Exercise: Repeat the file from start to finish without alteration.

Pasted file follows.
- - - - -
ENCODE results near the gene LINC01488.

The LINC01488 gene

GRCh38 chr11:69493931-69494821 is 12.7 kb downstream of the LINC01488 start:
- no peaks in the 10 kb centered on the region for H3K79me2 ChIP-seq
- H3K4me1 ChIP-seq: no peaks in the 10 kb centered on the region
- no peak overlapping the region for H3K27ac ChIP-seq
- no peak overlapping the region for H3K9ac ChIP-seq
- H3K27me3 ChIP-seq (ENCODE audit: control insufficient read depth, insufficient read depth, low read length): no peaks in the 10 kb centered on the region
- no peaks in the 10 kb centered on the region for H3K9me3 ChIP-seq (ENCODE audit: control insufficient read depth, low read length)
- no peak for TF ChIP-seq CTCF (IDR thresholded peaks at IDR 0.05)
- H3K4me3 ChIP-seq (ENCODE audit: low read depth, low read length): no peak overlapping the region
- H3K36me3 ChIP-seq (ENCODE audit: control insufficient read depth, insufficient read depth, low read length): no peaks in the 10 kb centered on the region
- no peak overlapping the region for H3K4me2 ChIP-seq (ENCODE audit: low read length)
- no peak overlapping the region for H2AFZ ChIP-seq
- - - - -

ENCODE results near the gene LINC01488.

The LINC01488 gene

GRCh38 chr11:69493931-69494821 is 12.7 kb downstream of the LINC01488 start:
- no peaks in the 10 kb centered on the region for H3K79me2 ChIP-seq
- H3K4me1 ChIP-seq: no peaks in the 10 kb centered on the region
- no peak overlapping the region for H3K27ac ChIP-seq
- no peak overlapping the region for H3K9ac ChIP-seq
- H3K27me3 ChIP-seq (ENCODE audit: control insufficient read depth, insufficient read depth, low read length): no peaks in the 10 kb centered on the region
- no peaks in the 10 kb centered on the region for H3K9me3 ChIP-seq (ENCODE audit: control insufficient read depth, low read length)
- no peak for TF ChIP-seq CTCF (IDR thresholded peaks at IDR 0.05)
- H3K4me3 ChIP-seq (ENCODE audit: low read depth, low read length): no peak overlapping the region
- H3K36me3 ChIP-seq (ENCODE audit: control insufficient read depth, insufficient read depth, low read length): no peaks in the 10 kb centered on the region
- no peak overlapping the region for H3K4me2 ChIP-seq (ENCODE audit: low read length)
- no peak overlapping the region for H2AFZ ChIP-seq